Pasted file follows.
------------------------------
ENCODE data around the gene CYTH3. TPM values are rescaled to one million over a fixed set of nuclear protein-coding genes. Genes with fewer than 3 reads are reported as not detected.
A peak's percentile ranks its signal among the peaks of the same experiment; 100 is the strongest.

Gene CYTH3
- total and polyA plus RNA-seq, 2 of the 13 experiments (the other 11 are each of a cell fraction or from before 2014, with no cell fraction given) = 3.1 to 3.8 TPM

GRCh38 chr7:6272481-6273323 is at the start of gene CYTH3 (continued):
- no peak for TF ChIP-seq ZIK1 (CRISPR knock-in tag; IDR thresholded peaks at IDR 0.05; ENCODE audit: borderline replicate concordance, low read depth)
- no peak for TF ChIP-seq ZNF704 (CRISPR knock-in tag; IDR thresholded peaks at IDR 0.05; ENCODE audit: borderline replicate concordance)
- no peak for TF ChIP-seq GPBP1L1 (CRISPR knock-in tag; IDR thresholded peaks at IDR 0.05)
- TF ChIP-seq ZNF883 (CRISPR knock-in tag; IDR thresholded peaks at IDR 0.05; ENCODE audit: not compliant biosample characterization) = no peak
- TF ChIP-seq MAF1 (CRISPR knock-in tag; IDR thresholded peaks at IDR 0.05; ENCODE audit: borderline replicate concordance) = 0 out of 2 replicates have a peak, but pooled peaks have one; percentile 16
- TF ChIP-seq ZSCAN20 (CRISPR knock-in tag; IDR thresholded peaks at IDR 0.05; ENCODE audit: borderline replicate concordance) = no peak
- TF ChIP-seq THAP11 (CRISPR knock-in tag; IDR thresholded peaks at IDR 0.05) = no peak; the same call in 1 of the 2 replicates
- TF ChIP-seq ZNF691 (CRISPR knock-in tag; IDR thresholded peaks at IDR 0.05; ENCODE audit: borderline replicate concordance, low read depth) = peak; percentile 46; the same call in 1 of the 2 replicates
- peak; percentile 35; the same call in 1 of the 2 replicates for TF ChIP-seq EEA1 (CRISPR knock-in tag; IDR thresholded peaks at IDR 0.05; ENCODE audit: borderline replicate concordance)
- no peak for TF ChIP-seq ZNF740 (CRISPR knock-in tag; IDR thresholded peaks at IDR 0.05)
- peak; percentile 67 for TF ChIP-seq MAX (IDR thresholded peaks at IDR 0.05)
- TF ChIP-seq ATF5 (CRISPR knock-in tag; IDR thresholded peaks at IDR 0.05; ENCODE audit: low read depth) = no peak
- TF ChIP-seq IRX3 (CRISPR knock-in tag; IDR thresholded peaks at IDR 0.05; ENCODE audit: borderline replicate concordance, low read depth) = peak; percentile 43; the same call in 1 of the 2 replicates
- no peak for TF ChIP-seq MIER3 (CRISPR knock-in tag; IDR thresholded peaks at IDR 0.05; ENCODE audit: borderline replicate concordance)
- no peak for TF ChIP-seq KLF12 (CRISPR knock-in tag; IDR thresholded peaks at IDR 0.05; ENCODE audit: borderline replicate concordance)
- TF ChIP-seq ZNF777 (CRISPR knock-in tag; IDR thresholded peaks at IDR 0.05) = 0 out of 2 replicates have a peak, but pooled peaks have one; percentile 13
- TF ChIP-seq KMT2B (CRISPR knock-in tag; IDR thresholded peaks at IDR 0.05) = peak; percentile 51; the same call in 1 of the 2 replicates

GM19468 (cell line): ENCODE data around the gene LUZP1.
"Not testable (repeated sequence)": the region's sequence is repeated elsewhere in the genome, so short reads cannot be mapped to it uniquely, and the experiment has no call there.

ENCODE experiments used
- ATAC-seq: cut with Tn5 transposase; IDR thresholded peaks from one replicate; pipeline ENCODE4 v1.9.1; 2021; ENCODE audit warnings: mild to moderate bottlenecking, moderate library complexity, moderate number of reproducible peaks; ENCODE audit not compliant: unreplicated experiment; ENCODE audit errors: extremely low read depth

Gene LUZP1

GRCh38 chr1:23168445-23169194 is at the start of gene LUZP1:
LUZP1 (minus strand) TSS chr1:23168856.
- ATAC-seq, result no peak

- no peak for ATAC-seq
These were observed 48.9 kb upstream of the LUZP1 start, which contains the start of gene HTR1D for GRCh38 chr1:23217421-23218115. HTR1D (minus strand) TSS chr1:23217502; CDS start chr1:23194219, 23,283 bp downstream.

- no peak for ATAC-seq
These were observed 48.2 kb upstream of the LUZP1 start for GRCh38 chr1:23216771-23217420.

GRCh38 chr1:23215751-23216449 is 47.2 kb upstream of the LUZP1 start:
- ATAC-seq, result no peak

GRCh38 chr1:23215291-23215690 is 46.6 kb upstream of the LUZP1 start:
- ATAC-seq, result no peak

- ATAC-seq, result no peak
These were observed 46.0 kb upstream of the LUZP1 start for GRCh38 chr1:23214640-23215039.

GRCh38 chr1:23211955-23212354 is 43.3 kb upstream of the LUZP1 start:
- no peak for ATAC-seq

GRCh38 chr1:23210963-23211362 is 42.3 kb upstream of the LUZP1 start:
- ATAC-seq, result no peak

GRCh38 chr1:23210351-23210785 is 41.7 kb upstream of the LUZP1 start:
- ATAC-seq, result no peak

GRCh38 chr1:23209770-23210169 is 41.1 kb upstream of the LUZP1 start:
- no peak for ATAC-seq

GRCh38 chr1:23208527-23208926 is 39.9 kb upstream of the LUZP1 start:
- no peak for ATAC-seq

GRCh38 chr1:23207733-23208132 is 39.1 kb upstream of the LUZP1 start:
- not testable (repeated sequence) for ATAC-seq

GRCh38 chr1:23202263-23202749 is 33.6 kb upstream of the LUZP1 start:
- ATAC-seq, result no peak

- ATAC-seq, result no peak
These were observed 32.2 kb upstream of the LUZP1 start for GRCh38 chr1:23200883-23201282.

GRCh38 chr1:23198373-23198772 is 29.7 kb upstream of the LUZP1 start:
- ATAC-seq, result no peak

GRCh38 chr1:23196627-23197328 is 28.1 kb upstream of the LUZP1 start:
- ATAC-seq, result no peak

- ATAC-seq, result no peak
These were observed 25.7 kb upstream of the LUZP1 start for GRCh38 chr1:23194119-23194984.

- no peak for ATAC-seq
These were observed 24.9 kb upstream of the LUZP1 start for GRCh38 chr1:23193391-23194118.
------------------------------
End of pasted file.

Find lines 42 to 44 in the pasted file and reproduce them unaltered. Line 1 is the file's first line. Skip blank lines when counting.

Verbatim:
- no peak for ATAC-seq

GRCh38 chr1:23210963-23211362 is 42.3 kb upstream of the LUZP1 start:
- ATAC-seq, result no peak